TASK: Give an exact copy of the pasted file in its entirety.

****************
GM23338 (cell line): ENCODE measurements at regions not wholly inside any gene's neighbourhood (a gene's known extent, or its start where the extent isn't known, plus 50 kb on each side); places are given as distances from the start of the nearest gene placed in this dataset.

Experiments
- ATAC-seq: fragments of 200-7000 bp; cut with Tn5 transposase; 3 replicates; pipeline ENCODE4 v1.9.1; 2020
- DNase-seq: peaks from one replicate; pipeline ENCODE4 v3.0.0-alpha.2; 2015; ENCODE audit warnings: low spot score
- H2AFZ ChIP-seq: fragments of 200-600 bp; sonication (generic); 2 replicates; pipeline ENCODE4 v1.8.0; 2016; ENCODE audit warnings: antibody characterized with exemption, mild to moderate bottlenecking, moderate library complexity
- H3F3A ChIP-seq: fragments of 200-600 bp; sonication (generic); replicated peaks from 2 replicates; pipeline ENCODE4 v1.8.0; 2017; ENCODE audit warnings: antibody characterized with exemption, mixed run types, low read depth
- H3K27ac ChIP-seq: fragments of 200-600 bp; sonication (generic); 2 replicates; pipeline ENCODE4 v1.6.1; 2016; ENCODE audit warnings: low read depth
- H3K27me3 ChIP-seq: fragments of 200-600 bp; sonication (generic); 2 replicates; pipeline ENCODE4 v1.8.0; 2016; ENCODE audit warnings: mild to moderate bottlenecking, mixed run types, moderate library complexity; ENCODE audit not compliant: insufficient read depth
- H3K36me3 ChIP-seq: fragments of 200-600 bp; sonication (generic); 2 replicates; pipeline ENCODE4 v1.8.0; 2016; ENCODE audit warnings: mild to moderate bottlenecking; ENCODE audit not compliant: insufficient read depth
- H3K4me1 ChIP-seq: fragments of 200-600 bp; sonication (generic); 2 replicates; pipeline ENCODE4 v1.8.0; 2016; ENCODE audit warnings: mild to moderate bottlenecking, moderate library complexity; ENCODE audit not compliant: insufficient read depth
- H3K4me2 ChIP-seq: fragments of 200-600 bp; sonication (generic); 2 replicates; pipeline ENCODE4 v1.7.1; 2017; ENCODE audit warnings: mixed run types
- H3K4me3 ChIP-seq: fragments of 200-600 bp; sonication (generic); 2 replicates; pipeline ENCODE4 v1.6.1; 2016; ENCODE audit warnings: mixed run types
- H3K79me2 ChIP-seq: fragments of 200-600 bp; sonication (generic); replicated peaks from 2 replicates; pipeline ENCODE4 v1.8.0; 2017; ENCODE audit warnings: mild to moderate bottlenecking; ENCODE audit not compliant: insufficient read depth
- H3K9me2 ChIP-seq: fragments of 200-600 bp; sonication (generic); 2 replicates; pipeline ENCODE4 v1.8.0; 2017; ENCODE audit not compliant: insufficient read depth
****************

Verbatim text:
GM23338 (cell line): ENCODE measurements at regions not wholly inside any gene's neighbourhood (a gene's known extent, or its start where the extent isn't known, plus 50 kb on each side); places are given as distances from the start of the nearest gene placed in this dataset.

Experiments
- ATAC-seq: fragments of 200-7000 bp; cut with Tn5 transposase; 3 replicates; pipeline ENCODE4 v1.9.1; 2020
- DNase-seq: peaks from one replicate; pipeline ENCODE4 v3.0.0-alpha.2; 2015; ENCODE audit warnings: low spot score
- H2AFZ ChIP-seq: fragments of 200-600 bp; sonication (generic); 2 replicates; pipeline ENCODE4 v1.8.0; 2016; ENCODE audit warnings: antibody characterized with exemption, mild to moderate bottlenecking, moderate library complexity
- H3F3A ChIP-seq: fragments of 200-600 bp; sonication (generic); replicated peaks from 2 replicates; pipeline ENCODE4 v1.8.0; 2017; ENCODE audit warnings: antibody characterized with exemption, mixed run types, low read depth
- H3K27ac ChIP-seq: fragments of 200-600 bp; sonication (generic); 2 replicates; pipeline ENCODE4 v1.6.1; 2016; ENCODE audit warnings: low read depth
- H3K27me3 ChIP-seq: fragments of 200-600 bp; sonication (generic); 2 replicates; pipeline ENCODE4 v1.8.0; 2016; ENCODE audit warnings: mild to moderate bottlenecking, mixed run types, moderate library complexity; ENCODE audit not compliant: insufficient read depth
- H3K36me3 ChIP-seq: fragments of 200-600 bp; sonication (generic); 2 replicates; pipeline ENCODE4 v1.8.0; 2016; ENCODE audit warnings: mild to moderate bottlenecking; ENCODE audit not compliant: insufficient read depth
- H3K4me1 ChIP-seq: fragments of 200-600 bp; sonication (generic); 2 replicates; pipeline ENCODE4 v1.8.0; 2016; ENCODE audit warnings: mild to moderate bottlenecking, moderate library complexity; ENCODE audit not compliant: insufficient read depth
- H3K4me2 ChIP-seq: fragments of 200-600 bp; sonication (generic); 2 replicates; pipeline ENCODE4 v1.7.1; 2017; ENCODE audit warnings: mixed run types
- H3K4me3 ChIP-seq: fragments of 200-600 bp; sonication (generic); 2 replicates; pipeline ENCODE4 v1.6.1; 2016; ENCODE audit warnings: mixed run types
- H3K79me2 ChIP-seq: fragments of 200-600 bp; sonication (generic); replicated peaks from 2 replicates; pipeline ENCODE4 v1.8.0; 2017; ENCODE audit warnings: mild to moderate bottlenecking; ENCODE audit not compliant: insufficient read depth
- H3K9me2 ChIP-seq: fragments of 200-600 bp; sonication (generic); 2 replicates; pipeline ENCODE4 v1.8.0; 2017; ENCODE audit not compliant: insufficient read depth